The ruined church on the White Island has a reconstructed plain Romanesque doorway. Secured to the north side of the south wall are eight carvings (seven figures and one head) built into the masonry of the church. Most of the figures were carved wearing the long tunics of churchmen. They are all carved in quartzite and were probably 'constructed' between 800 and 1000, and were later used as building stones in the church, before being uncovered in recent centuries. Helen Hickey has identified them as three pairs of caryatids. Each pair a different height and suggests that because of the sockets on the top of their heads that they may have supported a pulpit or preaching chair of an earlier possible wooden church. One popular theory is that the figures illustrate an episode in the life of St. Patrick, when Patrick heals a local King. This event is linked strongly with the Cathedral in Armagh, Northern Ireland.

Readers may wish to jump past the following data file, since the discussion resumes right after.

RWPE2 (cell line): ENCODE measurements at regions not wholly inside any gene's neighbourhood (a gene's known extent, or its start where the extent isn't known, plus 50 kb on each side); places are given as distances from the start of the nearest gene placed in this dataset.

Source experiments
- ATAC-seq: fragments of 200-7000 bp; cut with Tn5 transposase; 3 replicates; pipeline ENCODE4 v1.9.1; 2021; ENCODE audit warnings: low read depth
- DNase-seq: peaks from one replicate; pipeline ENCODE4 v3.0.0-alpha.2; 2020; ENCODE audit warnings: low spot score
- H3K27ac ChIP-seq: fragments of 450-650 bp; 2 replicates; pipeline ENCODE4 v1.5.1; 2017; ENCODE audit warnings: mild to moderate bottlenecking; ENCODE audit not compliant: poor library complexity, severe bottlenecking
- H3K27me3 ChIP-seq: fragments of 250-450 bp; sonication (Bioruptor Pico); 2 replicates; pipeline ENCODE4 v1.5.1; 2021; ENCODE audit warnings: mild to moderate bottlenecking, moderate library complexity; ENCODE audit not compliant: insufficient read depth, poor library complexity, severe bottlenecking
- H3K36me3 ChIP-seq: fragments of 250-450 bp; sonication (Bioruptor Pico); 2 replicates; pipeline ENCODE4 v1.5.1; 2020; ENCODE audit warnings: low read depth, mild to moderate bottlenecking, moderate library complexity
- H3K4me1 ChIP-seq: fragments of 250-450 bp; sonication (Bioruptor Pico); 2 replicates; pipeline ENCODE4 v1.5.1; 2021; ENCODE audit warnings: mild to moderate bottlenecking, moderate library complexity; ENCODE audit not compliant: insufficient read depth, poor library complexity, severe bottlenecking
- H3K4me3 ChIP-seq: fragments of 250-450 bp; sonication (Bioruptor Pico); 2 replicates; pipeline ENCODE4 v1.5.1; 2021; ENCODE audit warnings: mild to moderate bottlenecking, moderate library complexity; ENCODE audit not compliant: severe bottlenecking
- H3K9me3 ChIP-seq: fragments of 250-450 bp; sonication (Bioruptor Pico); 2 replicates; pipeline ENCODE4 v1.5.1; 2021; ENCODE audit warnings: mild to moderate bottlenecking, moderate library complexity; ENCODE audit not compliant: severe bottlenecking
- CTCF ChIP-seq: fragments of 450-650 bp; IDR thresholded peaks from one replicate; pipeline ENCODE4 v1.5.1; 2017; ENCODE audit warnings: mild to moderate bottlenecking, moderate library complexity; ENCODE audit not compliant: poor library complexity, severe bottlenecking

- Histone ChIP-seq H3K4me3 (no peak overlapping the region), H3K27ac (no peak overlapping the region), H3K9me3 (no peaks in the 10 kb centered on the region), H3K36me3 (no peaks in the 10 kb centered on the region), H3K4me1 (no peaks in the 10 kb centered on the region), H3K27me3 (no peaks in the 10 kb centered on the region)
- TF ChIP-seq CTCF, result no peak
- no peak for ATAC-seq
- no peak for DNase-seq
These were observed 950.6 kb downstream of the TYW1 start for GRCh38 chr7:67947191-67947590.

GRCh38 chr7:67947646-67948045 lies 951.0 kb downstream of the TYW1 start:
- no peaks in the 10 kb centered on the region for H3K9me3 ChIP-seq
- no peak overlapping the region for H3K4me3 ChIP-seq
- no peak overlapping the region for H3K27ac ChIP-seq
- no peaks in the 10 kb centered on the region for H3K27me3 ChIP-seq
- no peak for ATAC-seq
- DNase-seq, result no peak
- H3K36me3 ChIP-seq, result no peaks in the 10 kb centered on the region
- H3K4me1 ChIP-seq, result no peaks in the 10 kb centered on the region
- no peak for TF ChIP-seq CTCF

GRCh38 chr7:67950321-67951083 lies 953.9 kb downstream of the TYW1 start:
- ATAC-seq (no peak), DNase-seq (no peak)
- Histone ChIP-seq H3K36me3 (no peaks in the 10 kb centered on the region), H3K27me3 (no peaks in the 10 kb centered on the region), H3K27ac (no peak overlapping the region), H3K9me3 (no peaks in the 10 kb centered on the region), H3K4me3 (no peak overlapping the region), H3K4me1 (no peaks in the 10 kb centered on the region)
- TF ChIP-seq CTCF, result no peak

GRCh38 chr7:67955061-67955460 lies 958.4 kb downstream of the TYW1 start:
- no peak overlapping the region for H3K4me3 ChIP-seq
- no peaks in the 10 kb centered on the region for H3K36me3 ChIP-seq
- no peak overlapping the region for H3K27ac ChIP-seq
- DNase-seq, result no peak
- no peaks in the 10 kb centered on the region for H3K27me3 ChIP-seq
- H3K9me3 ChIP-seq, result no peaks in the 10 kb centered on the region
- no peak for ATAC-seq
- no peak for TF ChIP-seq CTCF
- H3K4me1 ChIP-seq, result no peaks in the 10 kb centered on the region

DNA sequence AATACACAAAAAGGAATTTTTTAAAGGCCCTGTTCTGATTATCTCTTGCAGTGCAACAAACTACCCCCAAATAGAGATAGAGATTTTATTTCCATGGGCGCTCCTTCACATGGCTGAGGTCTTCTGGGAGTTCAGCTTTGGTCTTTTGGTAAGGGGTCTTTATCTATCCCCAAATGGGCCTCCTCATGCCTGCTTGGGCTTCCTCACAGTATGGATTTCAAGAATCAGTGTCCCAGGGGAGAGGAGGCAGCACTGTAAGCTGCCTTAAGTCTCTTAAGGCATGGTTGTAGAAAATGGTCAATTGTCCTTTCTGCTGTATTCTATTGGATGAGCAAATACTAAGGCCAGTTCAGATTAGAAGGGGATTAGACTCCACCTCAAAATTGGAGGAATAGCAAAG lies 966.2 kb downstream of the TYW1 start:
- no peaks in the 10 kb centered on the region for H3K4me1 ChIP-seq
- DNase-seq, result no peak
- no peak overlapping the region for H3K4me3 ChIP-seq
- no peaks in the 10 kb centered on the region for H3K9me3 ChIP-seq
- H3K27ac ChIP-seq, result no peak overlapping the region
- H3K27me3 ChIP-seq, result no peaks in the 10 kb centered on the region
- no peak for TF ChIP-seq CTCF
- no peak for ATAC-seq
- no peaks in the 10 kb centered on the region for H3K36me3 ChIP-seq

There are eight figures in all, including an uncarved figure, suggesting the figures were carved on-site, and a frowning face, or 'mask'. An inscribed cross-carved stone was discovered built into the wall around the church.
It is recorded in the Annals that the Vikings attacked and destroyed the monasteries in Lough Erne in AD 837. For at least 400 years therefore these carvings may have laid in the ruins before a stone Romanesque style church was built.References:
The Odeon of Herodes Atticus is a stone theatre structure located on the southwest slope of the Acropolis of Athens. It was built in 161 AD by the Athenian magnate Herodes Atticus in memory of his wife, Aspasia Annia Regilla. It was originally a steep-sloped theater with a three-story stone front wall and a wooden roof made of expensive cedar of Lebanon timber. It was used as a venue for music concerts with a capacity of 5,000. It lasted intact until it was destroyed and left in ruins by the Heruli in 267 AD.
The audience stands and the orchestra (stage) were restored using Pentelic marble in the 1950s. Since then it has been the main venue of the Athens Festival, which runs from May through October each year, featuring a variety of acclaimed Greek as well as International performances.